2015 is yet another memorable year for MICC and its milestone. MICC became Kerala’s first ever cardiac centre to successfully implant the world’s smallest leadless pacemaker, Micra, in patients. A pacemaker helps in controlling the heartbeat which has slowed down. Micra aids in keeping up the frequency.

MICC is the first cardiac centre to implant single chamber micra leadless pacemaker in Kerala, and dual chamber micra leadless pacemaker in India. This very step in MICC’s history helped in developing many successful news stories.

What is bradycardia?

Bradycardia is a condition in which the heart beats too slowly. A healthy heart beats 60 to 100 times per minute, pumping about 284 liters of blood every hour. When you have bradycardia, the heart beats fewer than 60 times per minute. At that rate, the heart may not be able to pump enough oxygen-rich blood to the body during activity or exercise. As a result, you might feel dizzy, tired, short of breath, or have fainting spells.

Diagnosing bradycardia

Only a doctor can determine if you have bradycardia and, if so, how far it has progressed. To rule out or confirm the diagnosis of bradycardia, one or several diagnostic tests may be ordered, depending on the suspected heart rhythm problem.

These tests may include:

  • Electrocardiogram (ECG)
  • Holter or event monitor
  • Insertable cardiac monitor
  • External loop recorder
  • Tilt table test
  • Electrophysiology study (EP Study)
  • Exercise ECG, or stress test (measures your heart rhythm while you’re engaged in a physical activity)


A magnetic resonance imaging (MRI) scan is a type of medical imaging that uses magnetic fields to create an internal view of the body, which doctors use for diagnostic purposes. Micra was designed, tested, and approved to be used safely with MRI scanners. You can undergo an MRI scan as long as patient eligibility requirements are met. Please consult your heart doctor about these eligibility requirements.

Given the short duration of security screening, it is unlikely that Micra will be affected by metal detectors (walk-through archways and handheld wands) and full body imaging scanners (also called millimeter wave scanners and 3D imaging scanners) such as those found in airports, courthouses, and jails. However, the metal case of a pacemaker could set off a metal detector. To minimize the risk of temporary interference with Micra while going through the security screening process, avoid touching metal surfaces around any screening equipment. Do not stop or linger in a walk-through archway; simply walk through the archway at a normal pace. If a handheld wand is used, ask the security operator not to hold it over the pacemaker and not to wave it back and forth over the pacemaker. Requesting a hand search is also an alternative. If you have concerns about these security screening methods, show your Micra ID card, request alternative screening, and then follow the instructions of the security personnel.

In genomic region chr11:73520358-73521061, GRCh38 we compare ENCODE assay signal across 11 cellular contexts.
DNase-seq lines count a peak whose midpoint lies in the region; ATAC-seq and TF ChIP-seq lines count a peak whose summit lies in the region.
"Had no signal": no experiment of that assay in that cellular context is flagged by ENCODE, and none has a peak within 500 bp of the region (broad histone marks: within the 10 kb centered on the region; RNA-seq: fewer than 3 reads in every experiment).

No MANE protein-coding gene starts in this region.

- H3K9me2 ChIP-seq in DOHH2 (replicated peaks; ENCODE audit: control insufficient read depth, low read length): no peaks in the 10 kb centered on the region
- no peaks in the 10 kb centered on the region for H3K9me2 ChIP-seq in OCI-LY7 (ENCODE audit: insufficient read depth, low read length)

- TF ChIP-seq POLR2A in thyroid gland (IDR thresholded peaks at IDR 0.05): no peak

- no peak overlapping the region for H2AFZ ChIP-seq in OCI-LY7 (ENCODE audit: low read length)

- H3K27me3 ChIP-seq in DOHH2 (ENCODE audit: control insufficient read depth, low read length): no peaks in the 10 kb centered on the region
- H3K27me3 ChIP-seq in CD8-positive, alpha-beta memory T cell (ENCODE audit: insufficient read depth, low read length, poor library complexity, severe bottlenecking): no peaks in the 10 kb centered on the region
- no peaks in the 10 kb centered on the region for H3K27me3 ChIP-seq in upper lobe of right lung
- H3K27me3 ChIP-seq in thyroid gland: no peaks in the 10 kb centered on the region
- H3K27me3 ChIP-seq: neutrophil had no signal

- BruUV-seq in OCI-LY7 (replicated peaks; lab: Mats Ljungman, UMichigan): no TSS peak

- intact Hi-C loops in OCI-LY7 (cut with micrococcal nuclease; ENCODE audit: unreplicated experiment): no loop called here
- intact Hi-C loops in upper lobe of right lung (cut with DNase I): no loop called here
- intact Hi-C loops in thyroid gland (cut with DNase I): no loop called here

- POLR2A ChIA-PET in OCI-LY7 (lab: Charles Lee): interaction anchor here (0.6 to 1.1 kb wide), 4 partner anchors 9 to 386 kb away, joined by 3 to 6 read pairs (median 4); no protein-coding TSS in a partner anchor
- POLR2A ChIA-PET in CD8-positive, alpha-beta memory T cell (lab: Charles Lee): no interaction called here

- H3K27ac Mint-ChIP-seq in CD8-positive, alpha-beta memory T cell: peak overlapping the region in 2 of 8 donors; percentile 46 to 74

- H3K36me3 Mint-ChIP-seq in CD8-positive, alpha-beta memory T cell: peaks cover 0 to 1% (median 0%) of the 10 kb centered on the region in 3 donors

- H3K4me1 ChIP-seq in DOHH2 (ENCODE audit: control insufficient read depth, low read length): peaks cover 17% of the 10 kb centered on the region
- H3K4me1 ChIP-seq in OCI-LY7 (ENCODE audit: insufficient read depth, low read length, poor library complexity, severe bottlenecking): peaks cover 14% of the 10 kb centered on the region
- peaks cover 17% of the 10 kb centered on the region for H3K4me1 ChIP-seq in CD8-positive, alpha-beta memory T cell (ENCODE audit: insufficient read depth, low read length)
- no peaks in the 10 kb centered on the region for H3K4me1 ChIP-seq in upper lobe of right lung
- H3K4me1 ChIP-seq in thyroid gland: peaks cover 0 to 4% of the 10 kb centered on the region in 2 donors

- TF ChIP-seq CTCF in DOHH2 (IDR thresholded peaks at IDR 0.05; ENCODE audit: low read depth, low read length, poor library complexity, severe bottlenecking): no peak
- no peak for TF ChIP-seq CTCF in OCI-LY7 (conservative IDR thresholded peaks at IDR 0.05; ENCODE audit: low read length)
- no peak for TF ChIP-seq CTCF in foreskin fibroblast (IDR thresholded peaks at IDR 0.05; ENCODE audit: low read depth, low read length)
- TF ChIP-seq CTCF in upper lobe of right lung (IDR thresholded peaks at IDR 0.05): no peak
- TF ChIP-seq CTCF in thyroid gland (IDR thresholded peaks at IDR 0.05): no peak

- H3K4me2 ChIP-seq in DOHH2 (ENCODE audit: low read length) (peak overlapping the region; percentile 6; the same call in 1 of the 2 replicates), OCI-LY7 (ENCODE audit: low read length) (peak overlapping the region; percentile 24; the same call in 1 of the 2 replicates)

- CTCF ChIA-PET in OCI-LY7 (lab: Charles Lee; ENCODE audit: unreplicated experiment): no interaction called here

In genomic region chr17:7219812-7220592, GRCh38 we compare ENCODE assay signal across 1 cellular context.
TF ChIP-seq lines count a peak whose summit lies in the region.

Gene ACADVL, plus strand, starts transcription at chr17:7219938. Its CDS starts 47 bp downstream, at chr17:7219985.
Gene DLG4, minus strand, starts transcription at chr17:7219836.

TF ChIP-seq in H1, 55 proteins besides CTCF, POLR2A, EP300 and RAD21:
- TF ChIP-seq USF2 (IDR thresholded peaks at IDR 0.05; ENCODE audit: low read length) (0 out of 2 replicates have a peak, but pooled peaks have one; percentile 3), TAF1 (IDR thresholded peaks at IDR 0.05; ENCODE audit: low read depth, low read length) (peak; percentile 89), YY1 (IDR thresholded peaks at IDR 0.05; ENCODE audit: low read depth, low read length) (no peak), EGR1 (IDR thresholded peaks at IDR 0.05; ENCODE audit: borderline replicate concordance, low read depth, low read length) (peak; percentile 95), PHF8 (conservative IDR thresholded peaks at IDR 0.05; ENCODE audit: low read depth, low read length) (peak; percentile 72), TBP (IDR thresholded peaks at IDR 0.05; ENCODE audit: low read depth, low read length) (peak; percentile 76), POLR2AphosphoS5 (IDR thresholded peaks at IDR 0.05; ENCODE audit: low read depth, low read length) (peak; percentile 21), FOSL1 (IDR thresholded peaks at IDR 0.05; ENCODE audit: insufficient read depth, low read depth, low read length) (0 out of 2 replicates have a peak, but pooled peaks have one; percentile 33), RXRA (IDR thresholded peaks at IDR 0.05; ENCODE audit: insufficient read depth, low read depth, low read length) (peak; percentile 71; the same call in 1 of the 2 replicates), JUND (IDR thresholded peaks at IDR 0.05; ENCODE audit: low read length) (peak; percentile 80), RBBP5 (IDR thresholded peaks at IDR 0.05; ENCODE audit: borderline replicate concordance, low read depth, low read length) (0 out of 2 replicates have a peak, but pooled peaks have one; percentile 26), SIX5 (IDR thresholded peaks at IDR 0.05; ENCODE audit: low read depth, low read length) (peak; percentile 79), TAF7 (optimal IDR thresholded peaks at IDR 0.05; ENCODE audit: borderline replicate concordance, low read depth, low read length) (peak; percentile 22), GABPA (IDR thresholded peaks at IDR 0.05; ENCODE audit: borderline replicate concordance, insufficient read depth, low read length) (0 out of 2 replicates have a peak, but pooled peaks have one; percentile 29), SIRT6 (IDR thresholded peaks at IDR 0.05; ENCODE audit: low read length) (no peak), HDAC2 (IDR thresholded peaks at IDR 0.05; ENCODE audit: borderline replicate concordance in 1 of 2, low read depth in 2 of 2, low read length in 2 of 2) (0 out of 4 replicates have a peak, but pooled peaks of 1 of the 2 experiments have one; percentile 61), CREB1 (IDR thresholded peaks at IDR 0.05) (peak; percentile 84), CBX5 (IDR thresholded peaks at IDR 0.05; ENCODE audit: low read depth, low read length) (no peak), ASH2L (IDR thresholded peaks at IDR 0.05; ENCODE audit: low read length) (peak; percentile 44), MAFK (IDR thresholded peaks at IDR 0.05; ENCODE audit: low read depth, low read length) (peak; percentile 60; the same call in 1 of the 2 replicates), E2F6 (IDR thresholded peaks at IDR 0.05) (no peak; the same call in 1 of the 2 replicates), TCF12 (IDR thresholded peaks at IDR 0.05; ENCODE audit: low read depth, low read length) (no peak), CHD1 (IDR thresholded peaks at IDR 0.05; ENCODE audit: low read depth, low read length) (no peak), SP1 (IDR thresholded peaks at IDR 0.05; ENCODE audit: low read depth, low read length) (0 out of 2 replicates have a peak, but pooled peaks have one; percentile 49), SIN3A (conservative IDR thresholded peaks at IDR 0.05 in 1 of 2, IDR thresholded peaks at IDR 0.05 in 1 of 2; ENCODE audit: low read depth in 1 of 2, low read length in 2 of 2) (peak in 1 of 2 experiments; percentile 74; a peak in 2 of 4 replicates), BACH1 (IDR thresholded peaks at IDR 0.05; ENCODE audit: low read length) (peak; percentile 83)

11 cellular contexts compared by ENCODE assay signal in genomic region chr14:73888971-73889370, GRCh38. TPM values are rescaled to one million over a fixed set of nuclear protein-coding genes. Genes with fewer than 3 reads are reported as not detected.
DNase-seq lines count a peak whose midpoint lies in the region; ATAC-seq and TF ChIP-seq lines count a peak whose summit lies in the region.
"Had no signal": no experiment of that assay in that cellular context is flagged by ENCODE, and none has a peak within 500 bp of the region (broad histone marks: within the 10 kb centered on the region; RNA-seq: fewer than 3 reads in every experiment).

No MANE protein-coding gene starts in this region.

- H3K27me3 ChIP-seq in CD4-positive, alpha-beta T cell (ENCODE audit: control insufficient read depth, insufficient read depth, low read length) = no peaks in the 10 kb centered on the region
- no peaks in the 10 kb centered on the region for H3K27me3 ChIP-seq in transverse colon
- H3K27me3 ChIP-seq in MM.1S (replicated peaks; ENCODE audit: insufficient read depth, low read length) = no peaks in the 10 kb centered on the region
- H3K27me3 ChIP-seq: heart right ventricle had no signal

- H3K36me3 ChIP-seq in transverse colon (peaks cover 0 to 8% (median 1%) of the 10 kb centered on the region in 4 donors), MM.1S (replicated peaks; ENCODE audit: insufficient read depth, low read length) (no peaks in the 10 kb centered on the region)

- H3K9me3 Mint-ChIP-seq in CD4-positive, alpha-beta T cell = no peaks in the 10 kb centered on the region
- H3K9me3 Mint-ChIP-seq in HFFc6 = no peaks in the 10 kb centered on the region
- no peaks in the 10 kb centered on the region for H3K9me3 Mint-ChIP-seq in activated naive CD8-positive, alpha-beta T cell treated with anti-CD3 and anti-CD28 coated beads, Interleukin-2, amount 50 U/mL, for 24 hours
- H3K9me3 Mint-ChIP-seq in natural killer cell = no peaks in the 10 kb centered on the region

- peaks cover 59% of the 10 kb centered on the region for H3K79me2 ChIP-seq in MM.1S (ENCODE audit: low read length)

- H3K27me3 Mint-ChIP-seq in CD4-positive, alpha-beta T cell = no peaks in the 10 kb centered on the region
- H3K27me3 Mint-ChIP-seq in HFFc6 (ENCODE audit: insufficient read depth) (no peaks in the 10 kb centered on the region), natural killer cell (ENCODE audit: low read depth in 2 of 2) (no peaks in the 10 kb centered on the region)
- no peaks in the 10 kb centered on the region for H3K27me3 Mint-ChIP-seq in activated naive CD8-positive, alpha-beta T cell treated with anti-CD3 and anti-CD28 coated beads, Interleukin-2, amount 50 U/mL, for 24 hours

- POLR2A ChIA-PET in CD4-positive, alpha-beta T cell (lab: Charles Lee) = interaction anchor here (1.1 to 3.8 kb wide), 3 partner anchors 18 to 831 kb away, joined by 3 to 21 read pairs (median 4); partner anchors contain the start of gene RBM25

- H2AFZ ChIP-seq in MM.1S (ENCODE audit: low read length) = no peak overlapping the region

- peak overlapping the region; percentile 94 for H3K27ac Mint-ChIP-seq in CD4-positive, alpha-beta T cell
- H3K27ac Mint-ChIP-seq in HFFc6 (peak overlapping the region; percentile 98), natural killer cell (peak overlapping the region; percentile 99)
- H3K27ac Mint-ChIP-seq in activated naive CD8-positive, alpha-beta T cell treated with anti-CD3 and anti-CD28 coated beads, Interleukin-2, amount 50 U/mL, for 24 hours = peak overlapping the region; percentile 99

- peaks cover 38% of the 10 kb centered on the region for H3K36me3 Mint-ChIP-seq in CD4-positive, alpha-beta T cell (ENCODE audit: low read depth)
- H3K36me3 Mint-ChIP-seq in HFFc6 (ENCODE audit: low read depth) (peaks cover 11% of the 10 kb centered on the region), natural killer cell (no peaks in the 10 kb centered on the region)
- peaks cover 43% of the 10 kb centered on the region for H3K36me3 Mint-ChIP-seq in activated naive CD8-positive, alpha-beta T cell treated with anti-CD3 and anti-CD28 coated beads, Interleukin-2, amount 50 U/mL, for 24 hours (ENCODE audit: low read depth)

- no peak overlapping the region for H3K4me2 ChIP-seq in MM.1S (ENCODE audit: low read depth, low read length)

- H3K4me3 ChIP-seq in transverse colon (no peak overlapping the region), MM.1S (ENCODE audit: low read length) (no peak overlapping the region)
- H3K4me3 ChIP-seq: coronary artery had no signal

Yes. When talking on a mobile phone, keep the phone about 6 inches away from an implanted Micra. We also recommend avoiding placing the mobile phone in a shirt or jacket pocket of the chest.

Yes. Most household appliances are safe to use as long as they are properly maintained and in good working order. This includes microwave ovens, major appliances, electric blankets, and heating pads.

Items that contain magnets, such as magnetic therapy products, stereo speakers, and handheld massagers can temporarily affect the operation of a pacemaker. Therefore, it is recommended to keep items containing magnets at least 6 inches away from an implanted pacemaker. We do not recommend the use of magnetic mattress pads and pillows because it is difficult to maintain a 6-inch distance when using these items

A new Micra is needed when battery power falls to a low level. Battery power is affected by many factors, including the nature of the heart condition. The estimated average battery life for a Micra device is approximately 8–13 years after it is implanted3,4; individual patient experience may vary. The battery power is checked at each Micra follow-up appointment. The doctor or nurse will notify you when you need a new pacemaker. When a new device is needed, the Micra device may be either simply turned off or removed from the body before a new Micra device or traditional pacemaker system is implanted. Your doctor will determine what is best for you

You should be able to return to your usual activities, as long as those activities do not exceed current fitness levels. Questions about specific exercises should be discussed with your physician.

Doctors Who Treat This Condition

Dr. Arun Gopi

MBBS, MD (A.I.I.MS, New Delhi), DNB (Gen. Medicine), DM (P.G.I.M.E.R, Chandigarh), DNB (Cardiology), PDF (Electrophysiology), CEPS-AC (IBHRE, USA), CCDS (IBHRE, USA)
Director, Cath Lab & Senior Consultant Interventional Cardiologist & Electrophysiologist
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